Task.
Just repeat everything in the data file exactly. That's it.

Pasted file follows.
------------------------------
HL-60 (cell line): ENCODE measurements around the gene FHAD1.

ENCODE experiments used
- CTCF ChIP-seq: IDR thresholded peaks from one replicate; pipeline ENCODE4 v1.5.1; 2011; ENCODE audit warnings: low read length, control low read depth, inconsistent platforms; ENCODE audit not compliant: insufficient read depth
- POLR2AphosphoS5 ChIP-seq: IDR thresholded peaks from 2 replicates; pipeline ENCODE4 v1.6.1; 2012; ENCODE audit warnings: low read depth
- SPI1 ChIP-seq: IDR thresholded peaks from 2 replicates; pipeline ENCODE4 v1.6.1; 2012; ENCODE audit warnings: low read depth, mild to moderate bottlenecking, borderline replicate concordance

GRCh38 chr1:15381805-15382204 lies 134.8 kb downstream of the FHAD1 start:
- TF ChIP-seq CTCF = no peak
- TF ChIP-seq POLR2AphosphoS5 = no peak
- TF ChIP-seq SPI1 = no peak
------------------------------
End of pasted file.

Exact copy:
HL-60 (cell line): ENCODE measurements around the gene FHAD1.

ENCODE experiments used
- CTCF ChIP-seq: IDR thresholded peaks from one replicate; pipeline ENCODE4 v1.5.1; 2011; ENCODE audit warnings: low read length, control low read depth, inconsistent platforms; ENCODE audit not compliant: insufficient read depth
- POLR2AphosphoS5 ChIP-seq: IDR thresholded peaks from 2 replicates; pipeline ENCODE4 v1.6.1; 2012; ENCODE audit warnings: low read depth
- SPI1 ChIP-seq: IDR thresholded peaks from 2 replicates; pipeline ENCODE4 v1.6.1; 2012; ENCODE audit warnings: low read depth, mild to moderate bottlenecking, borderline replicate concordance

GRCh38 chr1:15381805-15382204 lies 134.8 kb downstream of the FHAD1 start:
- TF ChIP-seq CTCF = no peak
- TF ChIP-seq POLR2AphosphoS5 = no peak
- TF ChIP-seq SPI1 = no peak